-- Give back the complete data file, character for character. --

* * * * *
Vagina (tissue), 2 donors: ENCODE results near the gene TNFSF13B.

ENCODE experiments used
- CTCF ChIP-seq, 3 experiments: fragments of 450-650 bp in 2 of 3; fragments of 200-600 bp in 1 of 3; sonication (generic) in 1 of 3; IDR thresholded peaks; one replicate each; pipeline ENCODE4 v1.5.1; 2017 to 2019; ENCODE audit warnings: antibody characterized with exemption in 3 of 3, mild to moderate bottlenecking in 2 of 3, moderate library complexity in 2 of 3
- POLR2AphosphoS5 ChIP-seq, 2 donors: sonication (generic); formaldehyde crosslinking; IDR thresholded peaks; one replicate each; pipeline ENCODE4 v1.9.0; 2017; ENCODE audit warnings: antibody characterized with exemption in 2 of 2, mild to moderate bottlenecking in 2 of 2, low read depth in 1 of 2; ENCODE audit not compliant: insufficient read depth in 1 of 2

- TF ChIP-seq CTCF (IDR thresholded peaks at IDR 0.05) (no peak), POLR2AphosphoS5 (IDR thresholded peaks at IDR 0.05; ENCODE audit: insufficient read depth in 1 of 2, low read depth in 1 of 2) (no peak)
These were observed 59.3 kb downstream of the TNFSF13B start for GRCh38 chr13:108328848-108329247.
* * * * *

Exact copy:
Vagina (tissue), 2 donors: ENCODE results near the gene TNFSF13B.

ENCODE experiments used
- CTCF ChIP-seq, 3 experiments: fragments of 450-650 bp in 2 of 3; fragments of 200-600 bp in 1 of 3; sonication (generic) in 1 of 3; IDR thresholded peaks; one replicate each; pipeline ENCODE4 v1.5.1; 2017 to 2019; ENCODE audit warnings: antibody characterized with exemption in 3 of 3, mild to moderate bottlenecking in 2 of 3, moderate library complexity in 2 of 3
- POLR2AphosphoS5 ChIP-seq, 2 donors: sonication (generic); formaldehyde crosslinking; IDR thresholded peaks; one replicate each; pipeline ENCODE4 v1.9.0; 2017; ENCODE audit warnings: antibody characterized with exemption in 2 of 2, mild to moderate bottlenecking in 2 of 2, low read depth in 1 of 2; ENCODE audit not compliant: insufficient read depth in 1 of 2

- TF ChIP-seq CTCF (IDR thresholded peaks at IDR 0.05) (no peak), POLR2AphosphoS5 (IDR thresholded peaks at IDR 0.05; ENCODE audit: insufficient read depth in 1 of 2, low read depth in 1 of 2) (no peak)
These were observed 59.3 kb downstream of the TNFSF13B start for GRCh38 chr13:108328848-108329247.